A fixture on the Greenwich Village folk scene for 40 years during the mid-twentieth century, the late-Dave Van Ronk remains one of the most celebrated folk artists of all time. Recently, Smithsonian Folkways released Down in Washington Square: the Smithsonian Folkways Collection.
A jam-packed, 36 track, two CD set, the collection serves to reaffirm Van Ronk’s influence and importance and introduce his music to a new generation of folk enthusiasts.
Here he is performing, talking about lucid dreaming, meeting Mississippi John Hurt and how they managed to get Hurt’s song “Frankie” onto a 78.
What do you do when you’re headlining a festival and you miss your ride? If you’re Jimi Hendrix, they send a helicopter for you. Not a bad way to arrive at a gig, eh?
The recently-released album, Jimi Hendrix Experience: Miami Pop Festival, contains an hour of previously unreleased music. A dvd companion details two years of Hendrix’s life, including footage from the Miami gig.
There’s a new album by Jack Johnson, titled From Here to Now to You that is, as you would expect from Johnson, a feel-good record full of love, good vibes and easy feelings. Here’s the first track:
And here’s a behind-the-scenes look at the making of the album.
Hit play, sit back and relax, and enjoy the sound of the inimitable Nina Simone doing an 18 minute version of George Harrison’s “My Sweet Lord” mashed up with the poem “Today is a Killer.” Happy Sunday.
by Cat Johnson
Born in Chickasaw County, Mississippi, Bobbie Gentry was one of the first women in country music to write and produce her own music. Her runaway hit, “Ode to Billie Joe,” juxtaposed the news that a local boy, Billie Joe McAllister, had jumped off the Tallahatchie Bridge with a family’s usual dinner conversation: “Pass the biscuits.” etc.
The song led to fans everywhere to speculate why Billie Joe jumped, what he and his girlfriend had thrown off the bridge the previous day (guesses included a draft card, a wedding ring, drugs and flowers). Gentry initially wouldn’t say what it was, then at one point said she didn’t know. She eventually said that the questions are of secondary importance in her mind.
The story of Billie Joe has two more interesting underlying themes. First, the illustration of a group of peoples’ reactions to the life and death of Billie Joe, and its subsequent effect on their lives, is made. Second, the obvious gap between the girl and her mother is shown when both women experience a common loss (first Billie Joe, and later, Papa), and yet Mama and the girl are unable to recognize their mutual loss or share their grief.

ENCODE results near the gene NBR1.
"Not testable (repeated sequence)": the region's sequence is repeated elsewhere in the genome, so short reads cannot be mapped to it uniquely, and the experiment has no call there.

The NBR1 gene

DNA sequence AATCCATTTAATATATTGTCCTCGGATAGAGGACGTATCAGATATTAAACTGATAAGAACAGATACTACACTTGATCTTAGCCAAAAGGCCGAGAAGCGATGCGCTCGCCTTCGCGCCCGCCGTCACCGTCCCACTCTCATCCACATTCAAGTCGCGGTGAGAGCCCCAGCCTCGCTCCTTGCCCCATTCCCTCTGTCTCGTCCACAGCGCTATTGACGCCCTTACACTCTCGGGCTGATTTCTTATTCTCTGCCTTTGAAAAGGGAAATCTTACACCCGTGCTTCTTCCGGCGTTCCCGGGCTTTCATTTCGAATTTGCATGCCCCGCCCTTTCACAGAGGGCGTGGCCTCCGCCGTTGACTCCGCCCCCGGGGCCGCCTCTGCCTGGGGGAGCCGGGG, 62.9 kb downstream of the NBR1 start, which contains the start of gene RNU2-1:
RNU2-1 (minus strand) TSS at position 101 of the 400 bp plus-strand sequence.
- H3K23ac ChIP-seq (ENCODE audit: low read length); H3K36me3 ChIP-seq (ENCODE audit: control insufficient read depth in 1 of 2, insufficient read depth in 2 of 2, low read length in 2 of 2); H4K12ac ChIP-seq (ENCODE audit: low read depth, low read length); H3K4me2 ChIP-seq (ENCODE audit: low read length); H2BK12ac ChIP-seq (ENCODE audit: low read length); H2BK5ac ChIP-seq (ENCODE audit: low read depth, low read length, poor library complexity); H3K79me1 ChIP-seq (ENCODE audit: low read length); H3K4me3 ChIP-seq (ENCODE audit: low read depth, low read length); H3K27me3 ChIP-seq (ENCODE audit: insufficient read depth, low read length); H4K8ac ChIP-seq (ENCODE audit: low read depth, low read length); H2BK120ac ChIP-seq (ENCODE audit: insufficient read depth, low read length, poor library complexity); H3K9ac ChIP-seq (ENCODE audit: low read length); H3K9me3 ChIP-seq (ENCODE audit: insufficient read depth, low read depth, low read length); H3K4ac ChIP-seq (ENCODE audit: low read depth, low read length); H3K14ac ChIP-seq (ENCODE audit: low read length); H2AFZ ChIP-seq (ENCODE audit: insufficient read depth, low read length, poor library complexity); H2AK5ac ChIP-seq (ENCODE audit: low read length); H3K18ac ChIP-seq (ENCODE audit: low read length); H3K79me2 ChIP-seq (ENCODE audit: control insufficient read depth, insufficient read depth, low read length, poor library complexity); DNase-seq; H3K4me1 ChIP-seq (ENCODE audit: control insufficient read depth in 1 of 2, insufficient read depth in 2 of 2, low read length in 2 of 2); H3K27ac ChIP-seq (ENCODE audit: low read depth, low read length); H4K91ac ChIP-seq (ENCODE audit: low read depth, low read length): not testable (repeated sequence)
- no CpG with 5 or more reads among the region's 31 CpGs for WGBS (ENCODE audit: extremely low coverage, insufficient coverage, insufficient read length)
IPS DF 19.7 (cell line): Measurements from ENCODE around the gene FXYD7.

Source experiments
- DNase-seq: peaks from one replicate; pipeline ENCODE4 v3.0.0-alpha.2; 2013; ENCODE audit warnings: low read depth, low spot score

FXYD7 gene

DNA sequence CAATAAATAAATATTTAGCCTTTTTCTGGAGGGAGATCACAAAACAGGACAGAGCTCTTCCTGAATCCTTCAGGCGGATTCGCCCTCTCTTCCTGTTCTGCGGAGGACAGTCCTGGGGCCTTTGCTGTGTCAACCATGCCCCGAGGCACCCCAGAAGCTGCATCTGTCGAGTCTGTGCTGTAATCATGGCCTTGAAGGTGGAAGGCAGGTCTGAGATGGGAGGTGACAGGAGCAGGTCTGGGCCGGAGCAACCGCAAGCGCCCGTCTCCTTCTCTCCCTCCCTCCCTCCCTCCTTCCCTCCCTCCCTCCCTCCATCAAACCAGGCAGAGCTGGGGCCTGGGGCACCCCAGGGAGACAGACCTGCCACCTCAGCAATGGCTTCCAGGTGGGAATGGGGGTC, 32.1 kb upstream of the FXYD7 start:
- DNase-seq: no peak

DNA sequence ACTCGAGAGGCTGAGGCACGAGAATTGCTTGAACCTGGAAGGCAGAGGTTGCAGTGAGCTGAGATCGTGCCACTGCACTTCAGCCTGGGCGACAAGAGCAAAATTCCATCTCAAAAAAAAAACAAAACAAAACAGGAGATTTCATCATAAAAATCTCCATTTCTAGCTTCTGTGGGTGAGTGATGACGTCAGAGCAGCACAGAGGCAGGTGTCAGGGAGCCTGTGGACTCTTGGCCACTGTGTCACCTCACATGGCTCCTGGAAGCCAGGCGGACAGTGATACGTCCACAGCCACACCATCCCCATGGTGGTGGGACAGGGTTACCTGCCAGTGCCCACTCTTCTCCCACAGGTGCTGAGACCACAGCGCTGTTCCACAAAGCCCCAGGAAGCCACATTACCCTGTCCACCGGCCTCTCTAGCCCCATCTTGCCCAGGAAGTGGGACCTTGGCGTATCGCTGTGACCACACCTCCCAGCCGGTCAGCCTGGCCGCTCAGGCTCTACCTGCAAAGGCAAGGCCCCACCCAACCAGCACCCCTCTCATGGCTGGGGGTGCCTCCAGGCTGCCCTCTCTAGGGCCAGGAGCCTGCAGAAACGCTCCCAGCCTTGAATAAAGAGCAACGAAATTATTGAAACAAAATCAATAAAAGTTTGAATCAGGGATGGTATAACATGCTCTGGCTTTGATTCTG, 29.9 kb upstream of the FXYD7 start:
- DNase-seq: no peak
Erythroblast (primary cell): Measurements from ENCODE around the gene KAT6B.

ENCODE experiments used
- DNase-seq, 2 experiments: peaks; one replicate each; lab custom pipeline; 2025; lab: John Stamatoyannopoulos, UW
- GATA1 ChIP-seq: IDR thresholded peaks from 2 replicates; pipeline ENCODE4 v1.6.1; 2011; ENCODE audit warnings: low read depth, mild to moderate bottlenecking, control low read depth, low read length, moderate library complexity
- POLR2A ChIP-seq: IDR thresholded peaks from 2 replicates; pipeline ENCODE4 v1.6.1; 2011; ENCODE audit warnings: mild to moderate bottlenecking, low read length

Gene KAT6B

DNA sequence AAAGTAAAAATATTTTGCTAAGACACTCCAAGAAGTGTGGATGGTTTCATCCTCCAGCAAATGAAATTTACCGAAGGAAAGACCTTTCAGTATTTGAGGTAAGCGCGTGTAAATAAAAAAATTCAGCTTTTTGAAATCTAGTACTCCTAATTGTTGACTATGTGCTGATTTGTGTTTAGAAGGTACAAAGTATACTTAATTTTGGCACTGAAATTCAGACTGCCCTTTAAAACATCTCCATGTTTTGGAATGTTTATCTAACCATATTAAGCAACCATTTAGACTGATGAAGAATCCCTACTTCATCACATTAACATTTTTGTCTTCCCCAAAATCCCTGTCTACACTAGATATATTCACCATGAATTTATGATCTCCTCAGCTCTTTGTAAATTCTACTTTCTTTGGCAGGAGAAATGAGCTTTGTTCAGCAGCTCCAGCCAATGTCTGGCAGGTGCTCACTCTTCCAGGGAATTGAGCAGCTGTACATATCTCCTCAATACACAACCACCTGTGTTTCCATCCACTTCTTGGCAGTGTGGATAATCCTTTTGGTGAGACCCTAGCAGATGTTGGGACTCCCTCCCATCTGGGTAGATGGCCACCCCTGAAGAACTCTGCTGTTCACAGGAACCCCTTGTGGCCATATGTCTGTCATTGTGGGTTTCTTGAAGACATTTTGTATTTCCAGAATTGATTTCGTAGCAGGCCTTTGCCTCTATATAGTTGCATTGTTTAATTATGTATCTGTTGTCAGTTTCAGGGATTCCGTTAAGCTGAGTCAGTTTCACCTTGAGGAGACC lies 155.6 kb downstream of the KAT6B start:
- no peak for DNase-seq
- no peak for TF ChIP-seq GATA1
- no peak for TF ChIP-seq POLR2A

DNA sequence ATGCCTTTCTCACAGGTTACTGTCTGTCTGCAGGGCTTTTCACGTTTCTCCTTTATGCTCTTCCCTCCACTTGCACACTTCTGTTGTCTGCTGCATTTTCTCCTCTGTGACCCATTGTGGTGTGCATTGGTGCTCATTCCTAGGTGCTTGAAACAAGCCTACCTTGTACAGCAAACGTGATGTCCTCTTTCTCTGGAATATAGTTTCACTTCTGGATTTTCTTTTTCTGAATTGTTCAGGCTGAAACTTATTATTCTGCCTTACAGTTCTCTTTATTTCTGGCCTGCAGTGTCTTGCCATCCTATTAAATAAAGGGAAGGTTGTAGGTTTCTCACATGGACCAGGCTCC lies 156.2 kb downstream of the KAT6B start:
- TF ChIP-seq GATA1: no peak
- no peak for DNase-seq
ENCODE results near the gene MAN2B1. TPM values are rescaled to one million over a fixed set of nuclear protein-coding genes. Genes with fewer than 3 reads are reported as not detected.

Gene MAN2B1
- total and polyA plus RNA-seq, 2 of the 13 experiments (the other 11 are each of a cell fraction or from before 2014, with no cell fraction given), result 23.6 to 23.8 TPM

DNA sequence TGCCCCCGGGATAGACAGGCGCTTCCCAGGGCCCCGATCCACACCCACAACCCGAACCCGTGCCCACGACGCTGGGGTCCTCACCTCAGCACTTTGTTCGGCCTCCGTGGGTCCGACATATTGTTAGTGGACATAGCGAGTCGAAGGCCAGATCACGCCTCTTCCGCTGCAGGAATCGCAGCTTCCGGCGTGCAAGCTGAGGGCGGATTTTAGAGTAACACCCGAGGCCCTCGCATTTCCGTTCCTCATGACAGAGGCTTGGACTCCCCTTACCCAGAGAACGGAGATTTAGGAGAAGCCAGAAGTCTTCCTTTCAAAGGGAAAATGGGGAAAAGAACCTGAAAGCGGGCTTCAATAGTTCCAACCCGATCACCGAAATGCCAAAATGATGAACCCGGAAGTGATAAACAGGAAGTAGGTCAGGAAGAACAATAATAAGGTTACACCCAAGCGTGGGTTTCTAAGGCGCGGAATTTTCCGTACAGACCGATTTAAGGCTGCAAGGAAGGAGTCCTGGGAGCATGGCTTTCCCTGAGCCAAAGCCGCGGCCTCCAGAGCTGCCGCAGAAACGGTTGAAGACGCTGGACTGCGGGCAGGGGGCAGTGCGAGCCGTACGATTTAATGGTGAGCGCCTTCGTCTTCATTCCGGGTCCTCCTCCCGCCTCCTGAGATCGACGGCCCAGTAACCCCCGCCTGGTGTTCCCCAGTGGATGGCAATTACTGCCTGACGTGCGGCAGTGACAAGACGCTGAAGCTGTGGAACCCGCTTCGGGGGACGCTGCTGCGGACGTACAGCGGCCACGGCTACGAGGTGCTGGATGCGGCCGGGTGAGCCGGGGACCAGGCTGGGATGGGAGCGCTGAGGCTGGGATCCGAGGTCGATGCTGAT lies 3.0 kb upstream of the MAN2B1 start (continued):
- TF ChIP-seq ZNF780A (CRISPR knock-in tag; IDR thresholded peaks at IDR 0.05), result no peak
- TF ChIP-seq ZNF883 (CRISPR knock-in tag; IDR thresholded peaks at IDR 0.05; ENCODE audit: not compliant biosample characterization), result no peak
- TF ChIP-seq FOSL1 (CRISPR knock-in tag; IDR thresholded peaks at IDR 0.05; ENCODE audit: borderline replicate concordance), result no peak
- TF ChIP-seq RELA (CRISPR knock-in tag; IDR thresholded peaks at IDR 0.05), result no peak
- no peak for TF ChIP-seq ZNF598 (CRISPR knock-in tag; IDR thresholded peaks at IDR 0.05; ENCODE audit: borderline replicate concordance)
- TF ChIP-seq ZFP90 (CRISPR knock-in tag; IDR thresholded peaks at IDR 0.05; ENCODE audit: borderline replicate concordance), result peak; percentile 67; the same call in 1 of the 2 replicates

The song’s widespread success inspired a book and film, both of which posed that Billie Joe killed himself because he was gay. What do you think?
by Cat Johnson
A blues classic that is one of the most covered songs in music, “Baby Please Don’t Go” was a folk song that was passed around for several generations before it was first recorded by Big Joe Williams in 1935. His version became a big commercial hit and exposed the song to countless ears, paving the way for it to become the blues and rock standard that it is.
Here are several notable versions of the song, including the original.
by Cat Johnson
Imagine pure, unadulterated, Southern, country gospel that is so powerful it damn near takes your breath away. That, my friends, is the music of the Como Mamas.
Hailing from Como, Mississippi, these three women–Ester Mae Smith, Angela Taylor, and Della Daniels–were an “undiscovered” treasure of the area when, during a field recording project for Daptone Records, they were “discovered.”
Knowing that they had stumbled upon something extraordinary, the recording crew made a return trip to Como to properly record the trio. They set up in the local church, the women did their thing and the result is the album, Get An Understanding.
If you’re turned off by the gospel thing, don’t be. These women sing with a strength of spirit that transcends religion and theology. This is soul-stirring stuff.
Check it out:
Bach, Beethoven and Vivaldi reworked, shredder-style:
by Cat Johnson
Mavis Staples is at it again. The soul/gospel legend whose voice powers the Staple Singers’ “I’ll Take You There,” one of the grooviest, uplifting jams ever, has, again, established herself as one of the unshakeable matriarchs of music.
For the recently-released album, One True Vine, Staples again enlisted the help of Wilco’s Jeff Tweedy—Tweedy produced her 2012 masterpiece You Are Not Alone—who played much of the music and held down production duties. The result is a collaboration that is rocking, exquisitely-crafted and full of subtlety and soul. And the beauty is that, in spite of the album’s great production and arrangements, this is absolutely a Mavis Staples album. Her voice, with all its inflection, spirit and weathered beauty, is front and center throughout.
Props to Tweedy for understanding that Staples is one of the great treasures of music. She’s been in the game for nearly 50 years and Tweedy’s respect for her is palpable. He does exactly what he should do: make Mavis sound really great by giving her a musical foundation that she can take off and do her thing from.
There are a few Tweedy-penned tracks on the album as well as songs written by Nick Lowe (“Far Celestial Shore”) and old-time gospel-bluesman Washington Phillips (“What Are They Doing in Heaven Today?”). But the standout track is a cover of the Funkadelic hit, “Can You Get to That.” Tweedy and Staples bring enough of the original to capture the spirit of the head-bobbing classic, and they add new dimensions that give the song new life and texture.
As a whole, One True Vine is a polished-yet-human exploration of faith, struggle, joy and redemption.
Available on CD and vinyl